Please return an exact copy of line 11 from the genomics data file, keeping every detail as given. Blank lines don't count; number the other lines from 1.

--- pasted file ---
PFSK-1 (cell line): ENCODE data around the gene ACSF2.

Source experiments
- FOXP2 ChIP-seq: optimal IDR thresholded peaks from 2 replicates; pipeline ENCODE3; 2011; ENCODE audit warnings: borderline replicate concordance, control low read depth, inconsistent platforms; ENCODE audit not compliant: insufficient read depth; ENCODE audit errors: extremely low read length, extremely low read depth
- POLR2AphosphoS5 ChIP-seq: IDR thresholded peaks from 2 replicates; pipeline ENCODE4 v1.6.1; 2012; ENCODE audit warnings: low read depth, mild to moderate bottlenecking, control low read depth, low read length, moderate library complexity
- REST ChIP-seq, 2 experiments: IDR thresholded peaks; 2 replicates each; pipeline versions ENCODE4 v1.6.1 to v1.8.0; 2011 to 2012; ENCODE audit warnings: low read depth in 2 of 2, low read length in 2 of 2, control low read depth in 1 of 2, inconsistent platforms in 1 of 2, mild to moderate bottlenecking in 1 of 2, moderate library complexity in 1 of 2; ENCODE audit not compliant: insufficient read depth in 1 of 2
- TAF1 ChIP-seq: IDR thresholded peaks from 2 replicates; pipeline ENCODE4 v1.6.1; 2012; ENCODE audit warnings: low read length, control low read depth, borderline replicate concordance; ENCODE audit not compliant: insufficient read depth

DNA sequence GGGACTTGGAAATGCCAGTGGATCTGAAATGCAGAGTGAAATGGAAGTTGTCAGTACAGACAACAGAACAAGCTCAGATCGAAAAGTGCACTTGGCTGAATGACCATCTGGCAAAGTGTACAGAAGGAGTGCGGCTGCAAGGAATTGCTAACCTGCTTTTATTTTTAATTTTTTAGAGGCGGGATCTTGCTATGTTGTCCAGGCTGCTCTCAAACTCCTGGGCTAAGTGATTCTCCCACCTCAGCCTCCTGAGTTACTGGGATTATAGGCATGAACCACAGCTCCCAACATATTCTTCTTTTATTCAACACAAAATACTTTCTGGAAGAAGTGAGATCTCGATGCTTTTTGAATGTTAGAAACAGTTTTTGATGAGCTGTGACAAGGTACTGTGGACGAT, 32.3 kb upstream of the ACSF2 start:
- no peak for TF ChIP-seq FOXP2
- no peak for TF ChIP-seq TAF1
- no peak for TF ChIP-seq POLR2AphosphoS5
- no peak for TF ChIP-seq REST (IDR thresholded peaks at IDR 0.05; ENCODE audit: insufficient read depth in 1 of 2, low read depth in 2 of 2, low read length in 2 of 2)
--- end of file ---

- no peak for TF ChIP-seq REST (IDR thresholded peaks at IDR 0.05; ENCODE audit: insufficient read depth in 1 of 2, low read depth in 2 of 2, low read length in 2 of 2)